Letters of Consolation - Comfort in Divorce

Letters of Consolation – Comfort in Divorce


Grief is part of divorce: couples mourn the loss of a dream, their family unit, their home, and their once-secure financial future.  It is a period during which they lean heavily on friends and family for support.  Anyone who has gone through a divorce treasures those in their lives who “get” how to console and comfort them during this extremely trying time.  Although they may try their best to help their loved one in divorce, oftentimes help from those closest to us comes in the form of harmful advice, commiseration, or plain old ex-bashing.  When in mourning, what is often the most helpful is quiet support and reassurance, a shoulder to lean on, solid respite from the near teetering off the edge of the cliff.

I scour the Internet for meaningful articles on divorce and divorce mediation, especially for our clients in mediation, who appreciate learning different perspectives concerning divorce.  I recently stumbled upon a website called Brain Pickings, an ad-free site devoted to articles on social change, science, art, psychology and the environment.  I was thoroughly engrossed in exploring this site when I found this article, written by Maria Popova, "Living and Loving Through Loss:  Beautiful Letters of Consolation from Great Artists, Writers, and Scientists," offering splendid examples of consolation authored by some of the world’s greatest minds:  Albert Einstein, Abraham Lincoln, Rachel Carson, Charles Darwin, Alan Turing, Johannes Brahms, and Charles Dickens. 

Each letter contains a grain of universal truth that may be applied to those in the throes of ending a marriage, and illustrates a unique understanding of grief, any kind of grief, by the author and their innate ability to offer comfort to someone close to them.  I have excerpted several of those letters here.  Please read the article for the letters in their entirety. 

Albert Einstein writes, as part of his letter to Queen Elisabeth of Belgium upon the death of her husband, about the joy of youth and the promise of new adventures: 

". . . joy in the activities of the younger generation . . . and we may rejoice because of this new life and contribute to its unfolding; and Mozart remains as beautiful and tender as he always was and always will be. There is, after all, something eternal that lies beyond the hand of fate and of all human delusions. And such eternals lie closer to an older person than to a younger one oscillating between fear and hope. For us, there remains the privilege of experiencing beauty and truth in their purest forms."

Biologist and writer Rachel Carson wrote this is as part of a letter to her husband when she knew her death from breast cancer was imminent.  She is facing, and asking him to accept, the end of a life together:

". . .  when any living thing has come to the end of its life cycle we accept that end as natural.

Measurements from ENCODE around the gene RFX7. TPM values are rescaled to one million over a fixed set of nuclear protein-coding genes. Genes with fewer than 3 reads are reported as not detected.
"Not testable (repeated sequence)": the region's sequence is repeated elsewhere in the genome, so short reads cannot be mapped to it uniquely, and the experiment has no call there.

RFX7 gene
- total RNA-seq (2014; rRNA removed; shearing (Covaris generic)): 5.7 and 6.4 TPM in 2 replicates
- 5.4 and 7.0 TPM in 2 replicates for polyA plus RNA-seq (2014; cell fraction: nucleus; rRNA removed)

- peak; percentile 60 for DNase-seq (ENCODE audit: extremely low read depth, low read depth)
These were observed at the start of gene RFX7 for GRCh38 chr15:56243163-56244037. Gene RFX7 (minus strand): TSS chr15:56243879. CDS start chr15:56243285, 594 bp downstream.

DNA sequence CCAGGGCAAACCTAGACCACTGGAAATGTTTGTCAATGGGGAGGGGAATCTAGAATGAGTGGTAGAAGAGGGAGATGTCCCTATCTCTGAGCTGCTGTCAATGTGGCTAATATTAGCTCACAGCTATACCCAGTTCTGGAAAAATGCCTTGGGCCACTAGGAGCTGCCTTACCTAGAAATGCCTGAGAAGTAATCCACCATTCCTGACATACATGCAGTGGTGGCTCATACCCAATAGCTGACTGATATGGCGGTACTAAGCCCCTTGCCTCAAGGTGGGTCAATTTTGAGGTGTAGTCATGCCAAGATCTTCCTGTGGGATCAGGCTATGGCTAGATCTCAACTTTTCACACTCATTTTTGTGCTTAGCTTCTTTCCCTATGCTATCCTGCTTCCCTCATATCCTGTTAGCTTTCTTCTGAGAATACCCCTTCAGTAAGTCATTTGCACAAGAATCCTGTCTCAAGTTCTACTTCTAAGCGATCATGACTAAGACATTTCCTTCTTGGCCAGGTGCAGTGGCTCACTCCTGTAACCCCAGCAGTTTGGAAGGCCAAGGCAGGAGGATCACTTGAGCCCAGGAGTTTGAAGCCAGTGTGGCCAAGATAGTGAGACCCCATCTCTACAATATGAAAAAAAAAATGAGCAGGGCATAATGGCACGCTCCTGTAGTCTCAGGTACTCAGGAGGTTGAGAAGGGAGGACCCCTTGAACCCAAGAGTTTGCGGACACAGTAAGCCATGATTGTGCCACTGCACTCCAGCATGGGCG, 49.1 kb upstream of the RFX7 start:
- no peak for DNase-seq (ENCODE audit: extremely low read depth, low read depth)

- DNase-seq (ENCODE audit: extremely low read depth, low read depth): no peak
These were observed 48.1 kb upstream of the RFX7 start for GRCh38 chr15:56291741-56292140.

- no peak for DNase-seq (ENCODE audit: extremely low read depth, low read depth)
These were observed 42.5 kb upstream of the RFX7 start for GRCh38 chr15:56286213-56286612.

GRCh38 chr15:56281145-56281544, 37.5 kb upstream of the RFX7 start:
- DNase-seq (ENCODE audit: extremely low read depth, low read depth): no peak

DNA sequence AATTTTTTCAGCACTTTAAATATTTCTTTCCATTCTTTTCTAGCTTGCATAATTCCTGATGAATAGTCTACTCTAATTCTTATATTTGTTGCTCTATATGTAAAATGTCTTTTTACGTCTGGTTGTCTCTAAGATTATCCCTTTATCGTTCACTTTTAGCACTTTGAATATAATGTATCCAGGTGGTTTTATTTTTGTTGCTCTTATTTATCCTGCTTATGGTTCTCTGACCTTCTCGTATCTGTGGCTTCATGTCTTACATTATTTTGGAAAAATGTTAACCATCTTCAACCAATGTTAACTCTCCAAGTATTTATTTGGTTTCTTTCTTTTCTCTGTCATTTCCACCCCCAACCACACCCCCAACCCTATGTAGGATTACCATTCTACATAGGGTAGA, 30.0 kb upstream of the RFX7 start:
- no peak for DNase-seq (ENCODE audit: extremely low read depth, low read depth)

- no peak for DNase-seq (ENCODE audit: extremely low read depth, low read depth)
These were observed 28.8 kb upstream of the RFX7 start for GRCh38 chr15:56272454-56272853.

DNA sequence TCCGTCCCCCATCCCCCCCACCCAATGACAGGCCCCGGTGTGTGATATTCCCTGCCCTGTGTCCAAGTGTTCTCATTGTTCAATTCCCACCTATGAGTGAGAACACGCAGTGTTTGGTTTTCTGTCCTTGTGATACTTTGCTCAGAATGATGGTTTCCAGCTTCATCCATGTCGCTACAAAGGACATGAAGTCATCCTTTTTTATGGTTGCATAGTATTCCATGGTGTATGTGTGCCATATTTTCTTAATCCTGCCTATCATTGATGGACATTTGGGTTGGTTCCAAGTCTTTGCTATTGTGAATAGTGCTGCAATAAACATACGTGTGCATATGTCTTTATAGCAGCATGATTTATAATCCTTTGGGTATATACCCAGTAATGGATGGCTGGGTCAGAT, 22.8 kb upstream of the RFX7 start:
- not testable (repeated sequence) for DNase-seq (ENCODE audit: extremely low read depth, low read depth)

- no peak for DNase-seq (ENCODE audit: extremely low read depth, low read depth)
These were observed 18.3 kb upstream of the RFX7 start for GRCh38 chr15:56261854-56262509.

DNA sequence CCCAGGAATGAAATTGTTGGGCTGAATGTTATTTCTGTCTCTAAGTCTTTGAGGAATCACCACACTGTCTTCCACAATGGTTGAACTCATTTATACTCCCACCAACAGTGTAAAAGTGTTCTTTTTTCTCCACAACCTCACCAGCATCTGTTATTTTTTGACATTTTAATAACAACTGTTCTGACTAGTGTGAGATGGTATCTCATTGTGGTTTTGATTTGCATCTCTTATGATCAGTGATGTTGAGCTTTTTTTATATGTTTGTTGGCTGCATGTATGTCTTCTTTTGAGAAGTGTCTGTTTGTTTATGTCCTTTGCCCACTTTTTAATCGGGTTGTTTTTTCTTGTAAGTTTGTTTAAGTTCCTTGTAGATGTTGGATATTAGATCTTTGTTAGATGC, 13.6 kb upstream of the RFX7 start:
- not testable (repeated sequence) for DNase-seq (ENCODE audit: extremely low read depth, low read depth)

For the Monarch, that cycle is measured in a known span of months. For ourselves, the measure is something else, the span of which we cannot know. But the thought is the same: when that intangible cycle has run its course it is a natural and not unhappy thing that a life comes to an end."

President Abraham Lincoln, who suffered the personal loss of his beloved son, in a letter to the daughter of a fallen soldier, waxes about grief and the healing characteristics of time:

"I am anxious to afford some alleviation of your present distress. Perfect relief is not possible, except with time. You can not now realize that you will ever feel better. . . You are sure to be happy again. To know this, which is certainly true, will make you some less miserable now. I have had experience enough to know what I say; and you need only to believe it, to feel better at once."

Author Charles Dickens consoles his sister Leticia upon the death of her husband.  His advice rings true today – an occupied mind will help the spirit to heal:

"But nothing is to be attained without striving. In a determined effort to settle the thoughts, to parcel out the day, to find occupation regularly or to make it, to be up and doing something, are chiefly to be found the mere mechanical means which must come to the aid of the best mental efforts."

Composer Johannes Brahms helps his dear friend Clara Schumann work through her grief over the death of her husband, composer Robert Schumann.  After a long period of mourning, Brahms warns of the dangers of letting grief consume all else:

"Life is precious and such moods as the one you are in consume us body and soul. Do not imagine that life has little more in store for you. It is not true… The more you endeavor to go through times of sorrow calmly and accustom yourself to do so, the more you will enjoy the happier times that are sure to follow. Why do you suppose that man was given the divine gift of hope? And you do not even need to be anxious in your hope, for you know perfectly well that pleasant months will follow your present unpleasant ones, just as they do every period of unhappiness."

Eloquent words from gifted minds that have experienced loss as part of the human condition. Divorce is a time of upheaval and can trigger the most base of insecurities in those who find themselves in its wake.  Sensitive comfort and consolation can cushion the road and soften the bounce into each new phase.